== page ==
The 5 Biggest Logistics Challenges Facing Latin American E-Commerce

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In Latin America, e-commerce underperforms, representing anywhere from 0.5 to 2.5% of retail sales versus 8.5% in the U.S. With a dearth of brick-and-mortar retail options available to Latin America’s increasingly demanding consumers, e-commerce ought to be flourishing more than it is. Getting in the way is the lack of logistics support for e-commerce merchants. Through the studies we’ve conducted of Latin American e-commerce and logistics, we’ve identified five logistics obstacles that plague online shopping in the region.

#1 Fulfillment Delays and Lack of Reliability

A study conducted by the Argentine Chamber of Electronic Commerce (CACE) in 2015 revealed that 58% of e-commerce deliveries require at least a week to be delivered and another 34% require more than two weeks. Though Brazilian and Mexican shoppers receive their online orders faster, slow delivery is a top three complaint in those markets as well.

Outside of Brazil, online sellers lack the infrastructure to pick up, sort, consolidate and distribute goods beyond first-tier cities, arguing that there is lackluster demand to justify such investments. Even within the region’s largest urban clusters, traffic is so overwhelming that same day or next day shipping terms can be impossible to fulfill. In Sao Paulo, the 20 km trip from the international airport to downtown can take anywhere from 1.5 to 4 hours. Distribution centers rarely operate on 24-hour shifts due to security concerns, costly overtime and a lack of trained personnel, which prevents shippers from picking up goods at night when there is less traffic.

The last mile of delivery can be the biggest source of obstacles. The mere fact that most delivery addresses are too unsafe to leave parcels unattended means that couriers find themselves returning two or three times to complete the delivery. Zip codes and postal systems are still being improved and rolled out in several cities across Latin America in order to facilitate e-commerce.

Logistics start-ups and Uber-type firms are starting to disrupt e-commerce fulfillment in Latin America. In Brazil, the firm Loggi connects independent drivers with retailers. Their software application automatically calculates delivery costs and routes to provide same-day deliveries, from warehouses to customers, bypassing consolidation centers at logistics facilities. All that drivers need to do is accept the job and pick up the goods. In Mexico, TransFast uses certified urban shippers including cyclists, motorcyclists and car drivers to deliver documents, goods, pets and food from online retailers, individuals and restaurants offering same day deliveries. Colombian taxi app Tappsi Envios partners with e-commerce retailer Linio to offer same-day express deliveries in Bogotá. The competitive advantages that these startups bring to the market include both faster delivery and lower costs.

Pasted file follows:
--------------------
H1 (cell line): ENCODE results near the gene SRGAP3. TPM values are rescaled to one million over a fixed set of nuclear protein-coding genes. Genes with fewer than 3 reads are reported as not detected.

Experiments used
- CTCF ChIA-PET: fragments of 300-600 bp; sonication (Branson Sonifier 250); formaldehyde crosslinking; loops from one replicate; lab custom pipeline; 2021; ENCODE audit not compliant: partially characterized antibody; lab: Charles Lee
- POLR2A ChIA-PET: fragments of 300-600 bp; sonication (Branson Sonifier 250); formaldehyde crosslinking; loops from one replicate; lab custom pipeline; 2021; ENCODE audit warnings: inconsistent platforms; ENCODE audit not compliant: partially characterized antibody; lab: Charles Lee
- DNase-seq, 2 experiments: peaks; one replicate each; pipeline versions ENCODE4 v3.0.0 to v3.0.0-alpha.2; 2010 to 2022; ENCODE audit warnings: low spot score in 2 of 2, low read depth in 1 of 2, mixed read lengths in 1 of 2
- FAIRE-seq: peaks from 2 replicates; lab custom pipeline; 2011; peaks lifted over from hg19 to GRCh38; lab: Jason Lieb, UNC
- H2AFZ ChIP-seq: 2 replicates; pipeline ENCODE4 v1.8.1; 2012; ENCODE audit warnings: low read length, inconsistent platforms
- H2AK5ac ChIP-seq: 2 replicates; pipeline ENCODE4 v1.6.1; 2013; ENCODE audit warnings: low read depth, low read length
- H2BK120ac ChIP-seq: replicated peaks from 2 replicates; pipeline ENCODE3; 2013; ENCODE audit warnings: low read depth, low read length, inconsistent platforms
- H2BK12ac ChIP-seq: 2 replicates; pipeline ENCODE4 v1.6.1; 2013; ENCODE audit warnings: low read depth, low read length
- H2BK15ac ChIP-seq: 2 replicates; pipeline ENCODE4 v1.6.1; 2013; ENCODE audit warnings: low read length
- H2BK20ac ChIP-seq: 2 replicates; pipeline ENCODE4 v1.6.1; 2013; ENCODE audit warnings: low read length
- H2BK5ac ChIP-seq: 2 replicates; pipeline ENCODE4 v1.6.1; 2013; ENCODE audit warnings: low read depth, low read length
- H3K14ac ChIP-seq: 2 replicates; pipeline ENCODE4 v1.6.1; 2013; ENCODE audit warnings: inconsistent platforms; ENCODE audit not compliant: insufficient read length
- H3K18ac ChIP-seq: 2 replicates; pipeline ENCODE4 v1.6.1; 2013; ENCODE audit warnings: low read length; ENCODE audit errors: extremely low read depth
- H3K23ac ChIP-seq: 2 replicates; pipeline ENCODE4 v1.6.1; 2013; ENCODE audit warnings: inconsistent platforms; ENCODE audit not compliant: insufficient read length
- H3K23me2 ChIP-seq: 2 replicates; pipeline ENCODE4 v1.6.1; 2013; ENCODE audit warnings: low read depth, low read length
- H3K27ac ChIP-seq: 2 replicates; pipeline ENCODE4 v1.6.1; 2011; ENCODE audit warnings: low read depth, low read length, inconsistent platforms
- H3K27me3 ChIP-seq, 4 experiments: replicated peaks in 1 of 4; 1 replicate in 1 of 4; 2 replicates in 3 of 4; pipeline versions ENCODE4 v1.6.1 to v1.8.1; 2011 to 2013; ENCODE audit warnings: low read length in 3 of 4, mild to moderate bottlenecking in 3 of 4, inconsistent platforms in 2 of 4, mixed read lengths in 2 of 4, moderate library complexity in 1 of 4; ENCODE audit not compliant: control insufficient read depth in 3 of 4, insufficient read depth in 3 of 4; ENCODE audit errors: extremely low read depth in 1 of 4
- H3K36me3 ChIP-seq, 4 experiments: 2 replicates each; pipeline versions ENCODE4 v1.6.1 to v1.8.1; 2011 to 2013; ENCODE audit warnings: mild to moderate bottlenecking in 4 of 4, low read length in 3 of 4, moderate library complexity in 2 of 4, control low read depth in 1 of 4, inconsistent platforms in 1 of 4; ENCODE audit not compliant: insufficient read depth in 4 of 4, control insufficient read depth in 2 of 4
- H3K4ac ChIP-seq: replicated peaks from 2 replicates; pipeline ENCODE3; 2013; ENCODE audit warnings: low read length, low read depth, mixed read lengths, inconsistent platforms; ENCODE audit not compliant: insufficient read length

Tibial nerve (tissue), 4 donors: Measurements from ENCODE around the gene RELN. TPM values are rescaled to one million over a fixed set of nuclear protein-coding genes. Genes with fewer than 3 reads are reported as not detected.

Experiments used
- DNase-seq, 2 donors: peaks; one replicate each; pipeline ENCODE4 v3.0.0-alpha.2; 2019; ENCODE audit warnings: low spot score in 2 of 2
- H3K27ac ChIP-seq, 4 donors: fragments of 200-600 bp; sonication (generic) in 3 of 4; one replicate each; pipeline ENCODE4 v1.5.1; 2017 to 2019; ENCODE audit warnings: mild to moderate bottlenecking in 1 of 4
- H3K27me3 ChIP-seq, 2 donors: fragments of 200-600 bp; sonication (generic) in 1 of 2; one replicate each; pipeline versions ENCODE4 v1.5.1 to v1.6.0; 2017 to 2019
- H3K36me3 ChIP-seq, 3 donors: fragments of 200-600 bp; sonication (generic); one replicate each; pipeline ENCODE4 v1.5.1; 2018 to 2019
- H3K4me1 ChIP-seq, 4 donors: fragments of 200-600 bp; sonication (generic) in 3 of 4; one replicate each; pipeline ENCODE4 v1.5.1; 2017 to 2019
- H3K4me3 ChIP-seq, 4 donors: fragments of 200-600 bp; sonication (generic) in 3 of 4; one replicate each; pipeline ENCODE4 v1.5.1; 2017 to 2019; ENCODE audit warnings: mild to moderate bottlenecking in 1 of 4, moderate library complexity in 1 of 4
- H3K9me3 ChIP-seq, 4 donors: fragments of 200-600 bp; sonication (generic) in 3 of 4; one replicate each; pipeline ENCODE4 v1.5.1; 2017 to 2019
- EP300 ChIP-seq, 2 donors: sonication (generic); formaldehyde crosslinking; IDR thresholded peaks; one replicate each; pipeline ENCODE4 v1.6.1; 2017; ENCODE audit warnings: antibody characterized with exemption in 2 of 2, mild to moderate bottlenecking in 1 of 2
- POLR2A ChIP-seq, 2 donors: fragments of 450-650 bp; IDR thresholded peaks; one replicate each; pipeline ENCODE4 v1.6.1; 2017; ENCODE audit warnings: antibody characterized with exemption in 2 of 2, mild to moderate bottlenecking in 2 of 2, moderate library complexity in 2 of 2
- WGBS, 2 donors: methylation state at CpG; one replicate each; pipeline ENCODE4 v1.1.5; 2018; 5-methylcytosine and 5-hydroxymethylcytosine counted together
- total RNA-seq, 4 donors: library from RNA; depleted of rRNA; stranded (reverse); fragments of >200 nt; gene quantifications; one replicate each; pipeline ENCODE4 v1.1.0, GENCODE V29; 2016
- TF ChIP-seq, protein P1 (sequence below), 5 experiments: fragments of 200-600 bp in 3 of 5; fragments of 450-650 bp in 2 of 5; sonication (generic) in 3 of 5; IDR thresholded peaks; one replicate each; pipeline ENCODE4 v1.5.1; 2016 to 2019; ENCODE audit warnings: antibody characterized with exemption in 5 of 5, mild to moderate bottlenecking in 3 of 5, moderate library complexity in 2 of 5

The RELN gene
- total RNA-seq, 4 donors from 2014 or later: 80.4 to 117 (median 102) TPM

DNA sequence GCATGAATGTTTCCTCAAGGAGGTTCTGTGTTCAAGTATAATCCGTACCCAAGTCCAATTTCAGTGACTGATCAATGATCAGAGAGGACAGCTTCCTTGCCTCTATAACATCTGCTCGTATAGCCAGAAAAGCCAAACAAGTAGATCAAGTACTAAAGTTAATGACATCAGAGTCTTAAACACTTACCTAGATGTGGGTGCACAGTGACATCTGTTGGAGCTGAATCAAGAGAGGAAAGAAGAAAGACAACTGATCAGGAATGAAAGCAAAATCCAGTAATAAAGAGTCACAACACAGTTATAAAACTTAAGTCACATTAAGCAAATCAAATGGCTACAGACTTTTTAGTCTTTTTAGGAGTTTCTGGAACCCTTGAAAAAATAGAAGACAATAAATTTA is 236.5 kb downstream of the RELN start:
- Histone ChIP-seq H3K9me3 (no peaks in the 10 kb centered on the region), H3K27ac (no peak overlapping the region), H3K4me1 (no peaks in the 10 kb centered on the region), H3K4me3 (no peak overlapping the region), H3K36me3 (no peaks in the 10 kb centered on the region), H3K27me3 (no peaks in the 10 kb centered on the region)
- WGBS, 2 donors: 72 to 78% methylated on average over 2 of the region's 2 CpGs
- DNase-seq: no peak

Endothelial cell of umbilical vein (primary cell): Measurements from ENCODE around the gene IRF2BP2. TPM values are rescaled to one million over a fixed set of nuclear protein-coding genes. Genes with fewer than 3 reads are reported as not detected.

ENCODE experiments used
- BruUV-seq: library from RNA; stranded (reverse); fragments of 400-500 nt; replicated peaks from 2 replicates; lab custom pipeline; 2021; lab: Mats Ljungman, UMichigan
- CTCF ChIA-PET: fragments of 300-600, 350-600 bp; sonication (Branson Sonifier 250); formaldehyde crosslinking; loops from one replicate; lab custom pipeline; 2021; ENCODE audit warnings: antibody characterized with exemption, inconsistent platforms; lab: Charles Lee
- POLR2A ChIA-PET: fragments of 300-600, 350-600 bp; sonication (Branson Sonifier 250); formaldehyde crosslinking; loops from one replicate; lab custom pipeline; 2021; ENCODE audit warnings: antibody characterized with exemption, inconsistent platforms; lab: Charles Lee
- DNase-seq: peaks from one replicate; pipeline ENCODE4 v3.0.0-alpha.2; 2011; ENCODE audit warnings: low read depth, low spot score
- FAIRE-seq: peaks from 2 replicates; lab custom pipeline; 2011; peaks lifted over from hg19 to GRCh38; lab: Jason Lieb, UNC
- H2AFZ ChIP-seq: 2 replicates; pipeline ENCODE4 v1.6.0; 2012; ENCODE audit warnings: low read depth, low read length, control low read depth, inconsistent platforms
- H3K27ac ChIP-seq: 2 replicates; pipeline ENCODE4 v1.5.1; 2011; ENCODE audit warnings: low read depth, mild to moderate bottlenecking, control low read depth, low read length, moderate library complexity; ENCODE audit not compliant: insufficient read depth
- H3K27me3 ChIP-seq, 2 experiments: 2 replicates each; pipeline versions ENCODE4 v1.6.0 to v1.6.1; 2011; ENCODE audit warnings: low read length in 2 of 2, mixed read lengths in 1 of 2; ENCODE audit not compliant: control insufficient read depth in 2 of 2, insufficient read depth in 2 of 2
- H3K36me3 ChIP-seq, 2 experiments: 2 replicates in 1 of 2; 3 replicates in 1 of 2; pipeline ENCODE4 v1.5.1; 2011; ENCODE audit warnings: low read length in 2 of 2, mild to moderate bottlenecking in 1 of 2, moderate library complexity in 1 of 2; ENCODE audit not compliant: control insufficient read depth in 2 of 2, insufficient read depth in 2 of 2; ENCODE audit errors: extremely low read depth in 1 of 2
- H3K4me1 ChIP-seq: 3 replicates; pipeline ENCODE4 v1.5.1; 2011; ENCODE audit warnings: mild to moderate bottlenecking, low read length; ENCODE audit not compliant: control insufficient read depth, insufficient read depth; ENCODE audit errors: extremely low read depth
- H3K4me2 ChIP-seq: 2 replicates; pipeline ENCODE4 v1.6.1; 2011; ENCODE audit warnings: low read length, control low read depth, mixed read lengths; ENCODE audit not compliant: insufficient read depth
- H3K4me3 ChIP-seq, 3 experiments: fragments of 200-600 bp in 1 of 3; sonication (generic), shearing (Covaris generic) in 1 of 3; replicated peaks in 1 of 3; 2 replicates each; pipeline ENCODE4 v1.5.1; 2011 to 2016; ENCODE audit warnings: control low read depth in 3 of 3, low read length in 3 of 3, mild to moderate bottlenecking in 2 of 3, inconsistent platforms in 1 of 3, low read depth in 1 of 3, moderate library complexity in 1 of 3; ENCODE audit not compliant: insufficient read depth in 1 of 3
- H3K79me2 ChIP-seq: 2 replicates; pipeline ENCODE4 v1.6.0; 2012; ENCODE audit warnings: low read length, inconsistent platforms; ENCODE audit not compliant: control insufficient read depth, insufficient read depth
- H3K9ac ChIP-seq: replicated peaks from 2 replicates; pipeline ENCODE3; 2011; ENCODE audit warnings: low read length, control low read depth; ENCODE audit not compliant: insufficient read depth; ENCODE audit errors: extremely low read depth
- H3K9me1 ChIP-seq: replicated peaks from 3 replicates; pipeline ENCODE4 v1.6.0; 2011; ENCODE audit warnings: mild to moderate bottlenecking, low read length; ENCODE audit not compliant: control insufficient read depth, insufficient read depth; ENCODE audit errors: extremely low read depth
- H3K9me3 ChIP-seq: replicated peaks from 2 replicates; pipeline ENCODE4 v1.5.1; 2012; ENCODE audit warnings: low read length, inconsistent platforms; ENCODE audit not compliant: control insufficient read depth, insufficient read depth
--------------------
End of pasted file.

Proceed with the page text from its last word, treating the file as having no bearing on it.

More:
Need a deeper dive?


Overcoming security concerns remains an unaddressed issue but the introduction of SmartPost- style lockers will likely help. Amazon.com’s delivery capabilities in Mexico will include locker facilities in 1,500+ Oxxo convenience stores. Customers will receive an email or text indicating in which locker (near their delivery destination) their package is held, plus a code, good for a limited period of time, such as 48 hours. Other iterations of the same are likely to follow, based upon the level of acceptance of Amazon’s initiative.

#2 Cross-Border Customs Delays and Corruption

Bureaucracy, red tape and corruption in customs are the greatest hurdles for cross-border online purchases in Latin America. For instance, in 2015 Americas Market Intelligence (AMI) conducted a mystery shopping exercise for a leading logistics company in which packages were delivered across all continents using several logistics firms. In Asia, Europe and North America, packages arrived within two to five days as predicted but in Latin America all parcels encountered obstacles at customs. In Argentina, customs officials requested a bribe to expedite the clearing of the packages. While in Colombia and Mexico, local authorities did not clear the goods arguing the receiver must be a registered importer (in itself a time-consuming process) prior to delivery and refused to release the package.

So onerous are customs bureaucracy, corruption and delays in Latin America that cross-border e-commerce remains an untapped market. In 2015, cross-border e-commerce represented <10% of Brazil’s online market, in spite of enticing pricing differences found for the same product off-shore. In Mexico, Colombia and Argentina, local experts estimate cross-border to bring in less than 7% of total e-commerce.